This Company's Loss Is Your Gain

Marc Lichtenfeld
by Marc Lichtenfeld, Chief Income Strategist Innovation Innovation

Shares of Myriad Genetics (Nasdaq: MYGN) slipped last week after the U.S. Supreme Court unanimously decided that human genes can't be patented. The ruling dealt a blow to the company's huge share of the genetic testing market.

Don't think this is some legal and science fiction mumbo jumbo that won't affect you. It likely will impact your life. And if not yours, definitely your children's.

Genetic science has come a long way. Cancer drugs are designed to target specific genes in mutated cancer cells and spare normal cells. In some illnesses, we now understand which mutations cause disease.

And the knowledge is growing every day.

Myriad Genetics has been at the center of the genomic knowledge revolution. The company offers a test for the BRCA1 and BRCA2 genes. If either of those genes has specific mutations, there is an 80% chance of developing breast cancer and a 55% chance of ovarian cancer. Myriad's test - BRACAnalysis - costs around $3,000 and generated over $400 million in revenue last year.

The actress Angelina Jolie recently went public with her decision to have a double mastectomy after tests showed she had the mutation that suggests a strong probability of developing cancer.

Testing the Market

It's easy to understand why cancer advocates don't think a gene should be patentable. Wider and cheaper access to the technology will save lives.

After inventing the polio vaccine, Dr. Jonas Salk did not patent the drug as he believed it belonged to the world. In the same light, the Supreme Court ruled that man-made genes could be patented, but a gene that occurs in nature cannot receive patent protection.

Not surprisingly, Myriad shares fell after the decision. But Myriad was likely to run into problems soon anyway.

The patent that was challenged was set to expire in 2015, so even if it had been upheld, the company had just another 24 months or so of exclusivity.

Just like with a blockbuster drug that goes generic, there will likely be lots of players clamoring for a piece of this lucrative business.

Some analysts predict that competitors will offer the tests for less than $1,000. Quest Diagnostics (NYSE: DGX) and Bio-Reference Labs (Nasdaq: BRLI) have already announced plans to get into the BRCA business later this year.

The University of Washington and privately held Ambry Genetics said they will immediately begin offering the tests.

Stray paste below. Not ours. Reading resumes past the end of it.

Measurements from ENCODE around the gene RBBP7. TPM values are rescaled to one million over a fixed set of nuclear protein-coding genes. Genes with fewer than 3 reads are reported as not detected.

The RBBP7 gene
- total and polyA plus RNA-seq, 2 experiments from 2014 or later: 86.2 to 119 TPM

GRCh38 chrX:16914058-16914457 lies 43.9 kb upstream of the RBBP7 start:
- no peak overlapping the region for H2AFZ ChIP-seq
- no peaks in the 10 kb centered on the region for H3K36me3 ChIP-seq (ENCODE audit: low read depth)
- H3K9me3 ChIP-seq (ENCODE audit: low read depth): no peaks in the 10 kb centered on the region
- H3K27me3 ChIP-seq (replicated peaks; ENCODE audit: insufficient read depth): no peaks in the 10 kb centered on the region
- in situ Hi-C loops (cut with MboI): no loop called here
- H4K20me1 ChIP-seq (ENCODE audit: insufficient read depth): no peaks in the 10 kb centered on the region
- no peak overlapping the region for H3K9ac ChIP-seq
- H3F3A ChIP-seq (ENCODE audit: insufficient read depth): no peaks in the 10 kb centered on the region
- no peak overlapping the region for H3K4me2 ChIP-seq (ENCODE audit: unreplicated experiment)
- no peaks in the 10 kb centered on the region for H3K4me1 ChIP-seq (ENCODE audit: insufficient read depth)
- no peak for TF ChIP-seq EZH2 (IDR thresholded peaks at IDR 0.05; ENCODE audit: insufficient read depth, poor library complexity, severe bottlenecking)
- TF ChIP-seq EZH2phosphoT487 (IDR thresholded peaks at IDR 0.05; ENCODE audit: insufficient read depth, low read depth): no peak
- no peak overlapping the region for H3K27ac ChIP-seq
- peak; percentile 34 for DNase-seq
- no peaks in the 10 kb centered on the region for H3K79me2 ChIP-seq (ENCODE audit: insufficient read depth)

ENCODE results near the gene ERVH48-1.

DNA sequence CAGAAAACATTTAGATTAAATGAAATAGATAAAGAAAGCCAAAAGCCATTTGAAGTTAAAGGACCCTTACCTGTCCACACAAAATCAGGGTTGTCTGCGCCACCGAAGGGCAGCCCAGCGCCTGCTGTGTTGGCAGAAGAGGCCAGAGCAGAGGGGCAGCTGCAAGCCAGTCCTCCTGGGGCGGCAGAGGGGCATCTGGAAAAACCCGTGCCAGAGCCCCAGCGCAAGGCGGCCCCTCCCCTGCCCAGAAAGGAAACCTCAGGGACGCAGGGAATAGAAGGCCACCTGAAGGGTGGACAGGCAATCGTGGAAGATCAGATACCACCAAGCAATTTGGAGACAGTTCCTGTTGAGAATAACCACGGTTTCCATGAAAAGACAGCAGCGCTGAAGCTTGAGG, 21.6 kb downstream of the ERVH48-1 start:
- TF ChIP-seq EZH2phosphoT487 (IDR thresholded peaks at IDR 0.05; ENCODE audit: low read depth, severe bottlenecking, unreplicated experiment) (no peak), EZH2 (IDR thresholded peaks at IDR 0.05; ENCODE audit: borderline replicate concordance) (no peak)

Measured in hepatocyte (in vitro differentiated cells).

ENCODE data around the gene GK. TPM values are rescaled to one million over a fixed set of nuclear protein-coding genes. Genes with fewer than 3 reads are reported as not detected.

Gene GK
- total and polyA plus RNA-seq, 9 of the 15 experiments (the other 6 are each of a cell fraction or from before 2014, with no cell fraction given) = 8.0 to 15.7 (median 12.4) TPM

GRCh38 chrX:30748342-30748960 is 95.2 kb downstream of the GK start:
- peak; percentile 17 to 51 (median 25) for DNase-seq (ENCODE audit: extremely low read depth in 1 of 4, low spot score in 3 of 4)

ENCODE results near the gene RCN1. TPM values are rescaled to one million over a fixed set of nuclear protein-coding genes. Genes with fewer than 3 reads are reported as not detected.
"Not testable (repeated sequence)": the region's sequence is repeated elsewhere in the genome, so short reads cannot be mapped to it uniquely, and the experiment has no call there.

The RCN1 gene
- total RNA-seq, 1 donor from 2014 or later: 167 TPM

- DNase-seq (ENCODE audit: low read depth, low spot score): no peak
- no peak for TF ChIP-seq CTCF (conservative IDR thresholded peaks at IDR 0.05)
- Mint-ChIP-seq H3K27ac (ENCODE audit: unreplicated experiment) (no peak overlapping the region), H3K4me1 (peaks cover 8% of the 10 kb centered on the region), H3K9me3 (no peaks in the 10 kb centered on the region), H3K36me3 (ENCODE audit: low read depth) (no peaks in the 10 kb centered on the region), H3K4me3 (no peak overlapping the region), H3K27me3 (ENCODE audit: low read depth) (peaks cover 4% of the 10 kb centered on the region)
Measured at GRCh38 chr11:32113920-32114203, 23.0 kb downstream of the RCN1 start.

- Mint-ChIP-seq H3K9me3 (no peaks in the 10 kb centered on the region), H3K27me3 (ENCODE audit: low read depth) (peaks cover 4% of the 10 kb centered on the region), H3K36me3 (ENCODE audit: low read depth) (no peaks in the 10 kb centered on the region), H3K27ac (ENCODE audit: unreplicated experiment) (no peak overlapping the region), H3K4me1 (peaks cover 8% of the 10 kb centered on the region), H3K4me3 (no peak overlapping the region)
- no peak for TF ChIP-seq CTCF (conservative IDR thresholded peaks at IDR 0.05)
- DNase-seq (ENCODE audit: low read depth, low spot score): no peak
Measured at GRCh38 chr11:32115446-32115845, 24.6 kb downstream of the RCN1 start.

I also wouldn't be surprised to see Qiagen (Nasdaq: QGEN), which offers a variety of genetic diagnostics, enter the space as well.

The Price We Pay

A Myriad spokesman told Bloomberg that the company doesn't expect the court's decision to affect its business, which is about as truthful as President Clinton saying he did not have relations with that woman.

With competitors poised to undercut Myriad in the immediate future, it will be very difficult for the company to maintain its dominant market share. It's the natural progression in the healthcare industry when a drug or device loses its patent exclusivity. A slew of competitors offer lower-priced products and crush the margins of the company that offered the original version.

Additionally, I wouldn't be surprised if individual genetic tests like BRACAnalysis are considered old and outdated in the not-too-distant future as we get closer to sequencing the entire genome for the masses.

It was only a few years ago that it cost $1 million to sequence the human genome. Today it takes 24 hours and can cost as little as $1,000. I expect that within a decade, costs will come down so far that your genome will be sequenced as routinely as you get your cholesterol checked.

Myriad's loss is a gain for women's health as more women will be able to afford to get the test and make choices that will lead to better health.

Investors concerned about their financial health should avoid Myriad Genetics.

Good investing,

Marc

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For the past three years, Marc has been following a company set to completely revolutionize the $956 billion/year pharmaceutical industry. He's talked directly with its executives and watched as it has perfected its "Cures on Demand" technology.

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